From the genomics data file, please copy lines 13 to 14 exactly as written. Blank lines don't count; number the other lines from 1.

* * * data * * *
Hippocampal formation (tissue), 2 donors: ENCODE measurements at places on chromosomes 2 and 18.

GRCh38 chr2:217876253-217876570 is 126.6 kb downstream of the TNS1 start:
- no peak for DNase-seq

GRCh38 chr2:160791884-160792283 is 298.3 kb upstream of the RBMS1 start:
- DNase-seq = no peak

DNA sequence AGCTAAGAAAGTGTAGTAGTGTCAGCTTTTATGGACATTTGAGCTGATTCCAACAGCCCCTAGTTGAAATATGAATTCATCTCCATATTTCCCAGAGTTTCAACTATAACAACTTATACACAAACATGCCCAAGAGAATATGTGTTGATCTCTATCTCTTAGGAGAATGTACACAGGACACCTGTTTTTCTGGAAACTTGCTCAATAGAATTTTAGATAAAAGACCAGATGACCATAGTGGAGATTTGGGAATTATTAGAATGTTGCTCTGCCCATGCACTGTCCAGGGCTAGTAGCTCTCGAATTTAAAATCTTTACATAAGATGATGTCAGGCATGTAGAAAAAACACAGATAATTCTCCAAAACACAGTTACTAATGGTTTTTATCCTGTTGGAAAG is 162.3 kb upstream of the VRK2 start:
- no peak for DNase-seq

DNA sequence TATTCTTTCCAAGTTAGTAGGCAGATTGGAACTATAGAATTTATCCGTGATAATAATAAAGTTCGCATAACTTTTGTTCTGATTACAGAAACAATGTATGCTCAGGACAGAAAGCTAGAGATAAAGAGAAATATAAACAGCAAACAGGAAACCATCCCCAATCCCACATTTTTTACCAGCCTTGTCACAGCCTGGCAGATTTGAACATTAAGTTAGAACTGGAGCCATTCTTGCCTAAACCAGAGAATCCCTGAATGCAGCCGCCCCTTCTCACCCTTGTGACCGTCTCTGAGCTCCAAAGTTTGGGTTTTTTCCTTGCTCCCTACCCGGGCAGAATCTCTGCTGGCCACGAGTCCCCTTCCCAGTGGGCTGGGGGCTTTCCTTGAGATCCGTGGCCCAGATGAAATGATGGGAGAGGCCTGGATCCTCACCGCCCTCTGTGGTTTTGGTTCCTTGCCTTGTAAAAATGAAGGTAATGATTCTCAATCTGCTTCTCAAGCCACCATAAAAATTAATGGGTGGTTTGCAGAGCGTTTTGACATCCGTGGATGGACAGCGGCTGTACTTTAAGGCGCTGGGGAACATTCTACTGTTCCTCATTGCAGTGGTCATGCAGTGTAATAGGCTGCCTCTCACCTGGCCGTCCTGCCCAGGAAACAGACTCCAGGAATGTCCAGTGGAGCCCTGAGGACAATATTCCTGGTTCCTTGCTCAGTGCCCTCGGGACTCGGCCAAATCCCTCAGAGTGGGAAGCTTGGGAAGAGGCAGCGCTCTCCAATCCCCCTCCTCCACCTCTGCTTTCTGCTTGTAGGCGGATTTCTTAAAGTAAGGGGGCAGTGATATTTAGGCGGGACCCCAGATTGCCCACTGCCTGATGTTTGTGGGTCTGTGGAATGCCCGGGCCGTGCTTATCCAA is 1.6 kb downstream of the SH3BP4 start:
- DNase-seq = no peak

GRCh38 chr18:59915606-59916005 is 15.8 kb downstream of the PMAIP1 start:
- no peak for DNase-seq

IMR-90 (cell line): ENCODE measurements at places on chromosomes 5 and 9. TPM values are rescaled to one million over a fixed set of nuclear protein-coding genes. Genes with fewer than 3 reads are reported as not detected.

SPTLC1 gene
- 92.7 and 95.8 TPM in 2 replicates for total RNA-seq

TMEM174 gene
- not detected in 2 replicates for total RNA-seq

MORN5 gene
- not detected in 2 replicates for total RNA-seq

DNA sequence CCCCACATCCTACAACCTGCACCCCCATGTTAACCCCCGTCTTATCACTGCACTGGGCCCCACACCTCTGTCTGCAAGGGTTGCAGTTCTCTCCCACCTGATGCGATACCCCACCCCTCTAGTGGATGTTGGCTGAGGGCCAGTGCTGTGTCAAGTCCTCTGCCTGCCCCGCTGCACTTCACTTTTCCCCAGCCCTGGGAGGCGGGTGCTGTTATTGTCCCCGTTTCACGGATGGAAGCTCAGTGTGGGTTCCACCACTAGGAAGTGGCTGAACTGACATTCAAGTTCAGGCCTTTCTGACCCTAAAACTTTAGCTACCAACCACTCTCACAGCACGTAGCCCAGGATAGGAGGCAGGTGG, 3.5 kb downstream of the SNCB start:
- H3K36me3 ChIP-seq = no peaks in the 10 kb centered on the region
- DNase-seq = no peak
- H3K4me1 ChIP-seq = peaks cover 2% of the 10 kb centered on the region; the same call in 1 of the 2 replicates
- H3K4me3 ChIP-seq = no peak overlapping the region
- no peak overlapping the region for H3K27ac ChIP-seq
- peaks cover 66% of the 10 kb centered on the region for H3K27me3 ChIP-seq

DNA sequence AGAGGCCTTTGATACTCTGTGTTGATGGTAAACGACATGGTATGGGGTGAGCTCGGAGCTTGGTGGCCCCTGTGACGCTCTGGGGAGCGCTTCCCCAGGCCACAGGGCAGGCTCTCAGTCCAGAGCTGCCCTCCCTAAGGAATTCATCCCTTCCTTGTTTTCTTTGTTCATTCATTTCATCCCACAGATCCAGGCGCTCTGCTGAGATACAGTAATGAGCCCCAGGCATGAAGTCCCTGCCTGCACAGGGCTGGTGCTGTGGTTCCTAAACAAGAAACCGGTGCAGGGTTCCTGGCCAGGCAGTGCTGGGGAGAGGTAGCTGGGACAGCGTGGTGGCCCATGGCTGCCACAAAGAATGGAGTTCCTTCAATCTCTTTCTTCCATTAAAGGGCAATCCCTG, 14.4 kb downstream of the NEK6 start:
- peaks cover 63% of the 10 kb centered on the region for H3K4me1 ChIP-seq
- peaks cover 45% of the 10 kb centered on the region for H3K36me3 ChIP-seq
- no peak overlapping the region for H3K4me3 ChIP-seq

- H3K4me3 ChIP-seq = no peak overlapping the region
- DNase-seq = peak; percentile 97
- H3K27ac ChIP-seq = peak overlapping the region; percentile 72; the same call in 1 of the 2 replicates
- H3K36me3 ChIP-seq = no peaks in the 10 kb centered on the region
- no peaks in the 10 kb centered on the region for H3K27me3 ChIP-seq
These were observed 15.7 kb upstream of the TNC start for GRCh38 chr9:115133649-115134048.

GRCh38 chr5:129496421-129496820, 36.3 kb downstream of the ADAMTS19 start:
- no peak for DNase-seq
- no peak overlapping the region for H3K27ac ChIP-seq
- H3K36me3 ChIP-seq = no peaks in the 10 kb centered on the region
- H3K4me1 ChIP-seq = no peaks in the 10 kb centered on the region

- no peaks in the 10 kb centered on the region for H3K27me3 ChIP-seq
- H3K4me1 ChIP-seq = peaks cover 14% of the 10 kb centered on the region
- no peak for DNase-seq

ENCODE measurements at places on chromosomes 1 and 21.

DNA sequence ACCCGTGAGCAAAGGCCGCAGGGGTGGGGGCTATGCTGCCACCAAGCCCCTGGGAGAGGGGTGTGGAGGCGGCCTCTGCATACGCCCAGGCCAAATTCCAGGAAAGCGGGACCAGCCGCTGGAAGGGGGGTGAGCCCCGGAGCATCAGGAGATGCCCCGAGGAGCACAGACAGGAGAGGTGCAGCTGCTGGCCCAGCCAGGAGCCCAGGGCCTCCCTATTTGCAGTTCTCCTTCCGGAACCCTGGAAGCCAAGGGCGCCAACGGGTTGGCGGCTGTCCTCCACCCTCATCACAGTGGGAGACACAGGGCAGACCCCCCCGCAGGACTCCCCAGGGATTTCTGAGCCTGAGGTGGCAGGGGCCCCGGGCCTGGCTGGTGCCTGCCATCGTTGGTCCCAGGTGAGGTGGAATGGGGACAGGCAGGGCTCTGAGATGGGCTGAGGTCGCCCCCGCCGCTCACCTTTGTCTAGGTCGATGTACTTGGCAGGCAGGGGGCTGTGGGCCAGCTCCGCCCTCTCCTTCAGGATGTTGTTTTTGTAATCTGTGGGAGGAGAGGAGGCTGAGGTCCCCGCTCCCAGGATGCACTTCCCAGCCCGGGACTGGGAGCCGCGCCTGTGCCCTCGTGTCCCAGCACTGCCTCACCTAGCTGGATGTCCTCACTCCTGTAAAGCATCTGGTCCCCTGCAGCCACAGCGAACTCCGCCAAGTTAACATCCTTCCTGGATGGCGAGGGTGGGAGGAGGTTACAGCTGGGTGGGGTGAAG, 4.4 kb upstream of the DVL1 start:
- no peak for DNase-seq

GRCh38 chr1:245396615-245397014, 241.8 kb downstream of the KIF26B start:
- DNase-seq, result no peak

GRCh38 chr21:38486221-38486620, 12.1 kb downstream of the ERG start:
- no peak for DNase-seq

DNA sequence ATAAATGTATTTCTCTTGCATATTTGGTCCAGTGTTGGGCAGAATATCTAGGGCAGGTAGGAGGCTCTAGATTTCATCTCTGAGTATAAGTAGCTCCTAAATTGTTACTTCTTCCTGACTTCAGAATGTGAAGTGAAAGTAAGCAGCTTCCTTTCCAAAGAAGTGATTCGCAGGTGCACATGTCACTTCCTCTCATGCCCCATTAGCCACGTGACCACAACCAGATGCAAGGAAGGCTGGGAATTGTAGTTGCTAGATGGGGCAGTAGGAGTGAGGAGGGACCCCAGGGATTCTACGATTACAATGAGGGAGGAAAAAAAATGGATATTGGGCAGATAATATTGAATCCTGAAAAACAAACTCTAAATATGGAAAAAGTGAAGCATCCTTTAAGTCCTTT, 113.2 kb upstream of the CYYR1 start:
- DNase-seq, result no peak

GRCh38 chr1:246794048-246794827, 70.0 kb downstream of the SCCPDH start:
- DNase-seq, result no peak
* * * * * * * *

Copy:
SPTLC1 gene
- 92.7 and 95.8 TPM in 2 replicates for total RNA-seq